What is the single most important factor contributing to climate change – quora electricity names superheroes

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When there are more sunspots, the associated “solar wind” (yes its a thing) literally blows the cosmic radiation away. As a consequence, less cosmic radiation makes it to the atmosphere, less clouds form and more sunlight hits the surface causing a general warming. It only has to change the average annual cloud cover by a few % to noticeably change the climate over a short period of time.

It has nothing to do with the sun being brighter or warmer (solar radiation) since the suns output is very stable over long time frames. Sunspot activity is independent of those variables. This process was reversed during a time of less sunspots, producing less solar wind, allowing more cosmic rays to hit the lower atmosphere and forming more clouds. More clouds, less sunlight hitting the earth. The “Maunder minimum” is an example of this.

People who support the notion of Co2 driven AGW actually promote this idea (increasing cloud cover) to help cool the planet. Think of its as diet nuclear winter. When there are more sunspots, less clouds form on earth and more sunlight gets to the surface. If you try to correlate what temp and co2 have done for the last 400 years, there is hardly any correlation at all. But if you track temp and sunspot activity for the last 400 years, the correlations are perfect.

Co2 is released historically as the planet warms, not the other way around. Let me be specific, all throughout the last 600,000 years we have ice core data for, the planet does not warm up because co2 is released, co2 is released because the planet heats up. Co2 therefore, has never driven temperature. There is no reason to think it does now.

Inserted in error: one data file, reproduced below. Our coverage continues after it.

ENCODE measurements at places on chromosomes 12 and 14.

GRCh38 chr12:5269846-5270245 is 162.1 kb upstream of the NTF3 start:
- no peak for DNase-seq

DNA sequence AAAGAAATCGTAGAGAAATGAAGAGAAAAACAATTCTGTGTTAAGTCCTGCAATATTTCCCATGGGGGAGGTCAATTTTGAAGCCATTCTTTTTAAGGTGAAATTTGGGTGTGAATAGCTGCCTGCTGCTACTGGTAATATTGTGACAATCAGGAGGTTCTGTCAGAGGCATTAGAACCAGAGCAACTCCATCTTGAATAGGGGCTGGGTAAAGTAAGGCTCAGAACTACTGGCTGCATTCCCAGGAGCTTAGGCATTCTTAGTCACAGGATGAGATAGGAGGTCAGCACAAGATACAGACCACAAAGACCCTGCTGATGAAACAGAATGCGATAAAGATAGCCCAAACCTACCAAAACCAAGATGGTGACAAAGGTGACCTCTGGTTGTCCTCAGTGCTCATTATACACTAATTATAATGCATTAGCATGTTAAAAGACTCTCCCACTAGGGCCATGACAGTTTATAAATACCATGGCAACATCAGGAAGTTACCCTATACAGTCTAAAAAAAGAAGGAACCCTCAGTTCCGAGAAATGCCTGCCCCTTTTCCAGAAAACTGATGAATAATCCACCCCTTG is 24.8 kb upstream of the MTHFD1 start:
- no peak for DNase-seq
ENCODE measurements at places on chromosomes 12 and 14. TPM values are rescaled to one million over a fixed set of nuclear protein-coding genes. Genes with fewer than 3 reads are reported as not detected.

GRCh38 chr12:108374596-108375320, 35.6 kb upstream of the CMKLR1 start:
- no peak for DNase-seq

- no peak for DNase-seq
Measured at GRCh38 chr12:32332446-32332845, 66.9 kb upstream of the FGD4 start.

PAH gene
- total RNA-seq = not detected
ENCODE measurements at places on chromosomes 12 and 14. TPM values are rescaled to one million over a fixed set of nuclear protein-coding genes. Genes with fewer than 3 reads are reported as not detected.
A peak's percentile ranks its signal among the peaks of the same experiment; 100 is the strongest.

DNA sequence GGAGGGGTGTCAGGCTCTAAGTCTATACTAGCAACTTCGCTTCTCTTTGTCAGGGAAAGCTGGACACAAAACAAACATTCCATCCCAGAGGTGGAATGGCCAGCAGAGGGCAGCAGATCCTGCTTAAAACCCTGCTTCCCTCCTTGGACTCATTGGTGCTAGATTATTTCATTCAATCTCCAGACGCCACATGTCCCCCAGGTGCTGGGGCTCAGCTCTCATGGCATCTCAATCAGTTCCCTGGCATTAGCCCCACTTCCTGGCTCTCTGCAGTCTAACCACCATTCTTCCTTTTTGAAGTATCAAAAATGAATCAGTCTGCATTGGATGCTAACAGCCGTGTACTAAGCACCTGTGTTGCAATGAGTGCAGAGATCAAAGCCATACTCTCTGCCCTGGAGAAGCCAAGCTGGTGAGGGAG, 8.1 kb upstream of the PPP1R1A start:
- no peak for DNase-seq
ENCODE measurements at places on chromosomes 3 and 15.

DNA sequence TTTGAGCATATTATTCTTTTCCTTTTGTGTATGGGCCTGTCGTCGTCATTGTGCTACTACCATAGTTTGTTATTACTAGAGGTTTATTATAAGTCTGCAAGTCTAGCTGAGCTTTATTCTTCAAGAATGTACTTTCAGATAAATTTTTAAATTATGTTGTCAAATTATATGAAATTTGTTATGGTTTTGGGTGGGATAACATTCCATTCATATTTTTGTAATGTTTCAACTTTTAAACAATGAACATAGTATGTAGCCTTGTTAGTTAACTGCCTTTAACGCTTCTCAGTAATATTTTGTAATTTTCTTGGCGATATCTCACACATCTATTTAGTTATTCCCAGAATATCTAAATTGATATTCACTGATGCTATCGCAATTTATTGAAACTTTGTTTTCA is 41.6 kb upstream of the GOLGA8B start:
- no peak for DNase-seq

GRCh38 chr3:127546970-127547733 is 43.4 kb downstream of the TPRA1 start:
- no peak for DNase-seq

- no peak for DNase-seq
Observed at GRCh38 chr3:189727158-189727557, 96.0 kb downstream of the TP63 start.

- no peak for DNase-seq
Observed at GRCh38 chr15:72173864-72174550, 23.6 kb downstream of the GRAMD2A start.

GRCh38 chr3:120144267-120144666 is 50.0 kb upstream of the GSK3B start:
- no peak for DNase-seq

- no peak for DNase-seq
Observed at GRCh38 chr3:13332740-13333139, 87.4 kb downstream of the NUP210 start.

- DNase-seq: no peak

If you look at the entire time span at once, it looks like Co2 and temperature rise and fall together, a fact Al Gore exploited for his movie. But if you look at the data on a tighter time scale, Say 10K years at a time, you see that Co2 rise lagged behind temp rise by an average of 800 years. This is true for the last 600K yrs.

CO2 has never driven climate in the past, and if not, then why do you think it would drive climate now? What scientific evidence is there really? Yes, Co2 went up dramatically last century, and temp went up a little, but does that really mean there is correlation? or causation? Literacy rates worldwide went up last century as well. Does reading books cause global warming too?

There just isint the temperature and co2 correlation that people think there is. The earth was warming from the late 1800′s till 1940, even though there were very few industrialized countries and worldwide production of co2 was insignificant. If Co2 levels were virtually unchanged, why the warming?

After 1940, when worldwide production of co2 exploded after ww2 and worldwide industrialization kicked into high gear, temps went down for 35 years, prompting fears of an ice age. If Co2 was increasing, why the cooling? In the 1970′s, even though co2 production was increasing at a steady rate, the cooling trend reversed itself and started to climb. With no significant change in Co2 production, why the switch from a cooling trend to a warming trend?

My point is, what temperature has done over the last 200 yrs and the slow steady increase in co2 levels for the last 200 yrs do not correlate at all. Not on a yearly or even a decadal basis. However, Those temperature swings and sunspot activity correlate almost perfectly. And they correlate perfectly for the last 400 yrs of sunspot data we have.

It (Co2) is part of the feedback, yes, but by definition the feedback mechanism cannot be the prime driver. As the planets warm, the ocean heats up, and releases dissolved Co2, obviously as it is so large, that takes a long time, hence the 800 year lag. Additionally, forestation increases, and as the biomass increases it also decays as part of the carbon cycle and atmospheric levels of co2 increase. This is all part of the feedback that is well understood by scientists.

I only mention this to underscore the point that most people appear to be misinterpreting the historical data. Co2 levels were increasing because something else was already warming the planet. Not the other way around. Feedback mechanisms don’t initiate the change. What I meant by a slow steady increase was not to imply that it was a linear function, just that the slope has been very smooth, very consistent and very predictable in its exponential increase. The exact opposite of what temperature has done for the last 200 yrs. As to correlations between temperature and sunspot activity over the last 400 yrs, that info is not hard to google. There are articles in Nature and Scientific American about it. I mention those specifically, because some people are sensitive about sources, and they can hardly be accused of being in the pocket of right wing oil barons.